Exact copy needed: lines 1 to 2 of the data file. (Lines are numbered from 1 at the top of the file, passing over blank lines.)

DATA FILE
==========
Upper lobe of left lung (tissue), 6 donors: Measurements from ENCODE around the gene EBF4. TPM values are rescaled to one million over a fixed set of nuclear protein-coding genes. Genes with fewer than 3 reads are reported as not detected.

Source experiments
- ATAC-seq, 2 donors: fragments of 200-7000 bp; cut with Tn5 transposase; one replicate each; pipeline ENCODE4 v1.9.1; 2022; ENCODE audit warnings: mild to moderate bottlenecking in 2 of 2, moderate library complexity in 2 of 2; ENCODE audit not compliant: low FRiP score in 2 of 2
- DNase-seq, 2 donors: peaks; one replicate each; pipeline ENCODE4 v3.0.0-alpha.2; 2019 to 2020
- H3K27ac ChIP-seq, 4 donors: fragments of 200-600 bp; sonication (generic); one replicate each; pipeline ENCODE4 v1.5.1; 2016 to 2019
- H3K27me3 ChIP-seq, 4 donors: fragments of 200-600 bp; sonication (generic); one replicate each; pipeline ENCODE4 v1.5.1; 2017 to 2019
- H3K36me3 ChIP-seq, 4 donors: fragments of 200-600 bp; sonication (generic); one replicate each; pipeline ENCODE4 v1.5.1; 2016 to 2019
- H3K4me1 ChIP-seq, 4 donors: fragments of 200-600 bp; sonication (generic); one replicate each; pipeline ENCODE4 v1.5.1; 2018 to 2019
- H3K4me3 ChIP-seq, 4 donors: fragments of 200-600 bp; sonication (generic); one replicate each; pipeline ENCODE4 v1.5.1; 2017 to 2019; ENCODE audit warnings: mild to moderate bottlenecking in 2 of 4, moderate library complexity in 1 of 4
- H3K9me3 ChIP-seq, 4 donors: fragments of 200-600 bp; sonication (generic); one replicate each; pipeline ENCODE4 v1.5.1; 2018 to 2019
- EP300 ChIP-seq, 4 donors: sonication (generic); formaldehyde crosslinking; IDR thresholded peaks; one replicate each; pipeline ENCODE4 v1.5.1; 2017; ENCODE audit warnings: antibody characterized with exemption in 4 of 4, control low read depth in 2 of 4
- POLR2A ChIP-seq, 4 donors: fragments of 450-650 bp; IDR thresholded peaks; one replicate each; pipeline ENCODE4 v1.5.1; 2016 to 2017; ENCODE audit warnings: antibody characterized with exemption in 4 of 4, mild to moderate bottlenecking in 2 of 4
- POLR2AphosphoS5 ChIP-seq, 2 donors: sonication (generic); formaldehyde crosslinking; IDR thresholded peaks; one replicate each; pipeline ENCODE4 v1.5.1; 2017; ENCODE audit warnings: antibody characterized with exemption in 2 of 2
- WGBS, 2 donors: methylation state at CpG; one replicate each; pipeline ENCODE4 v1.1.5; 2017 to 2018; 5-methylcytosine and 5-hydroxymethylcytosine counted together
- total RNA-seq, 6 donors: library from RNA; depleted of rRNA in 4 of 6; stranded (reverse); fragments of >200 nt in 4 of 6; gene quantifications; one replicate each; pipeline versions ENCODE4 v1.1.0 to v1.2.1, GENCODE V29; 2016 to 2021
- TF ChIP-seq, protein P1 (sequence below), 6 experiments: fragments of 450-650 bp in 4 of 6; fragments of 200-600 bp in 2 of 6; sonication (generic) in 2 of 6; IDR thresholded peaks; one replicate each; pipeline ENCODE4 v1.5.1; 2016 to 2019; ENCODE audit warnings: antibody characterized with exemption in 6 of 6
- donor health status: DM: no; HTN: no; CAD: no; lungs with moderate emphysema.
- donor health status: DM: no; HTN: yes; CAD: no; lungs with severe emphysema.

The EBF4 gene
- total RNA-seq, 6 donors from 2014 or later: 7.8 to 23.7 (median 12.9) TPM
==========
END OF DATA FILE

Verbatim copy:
Upper lobe of left lung (tissue), 6 donors: Measurements from ENCODE around the gene EBF4. TPM values are rescaled to one million over a fixed set of nuclear protein-coding genes. Genes with fewer than 3 reads are reported as not detected.

Source experiments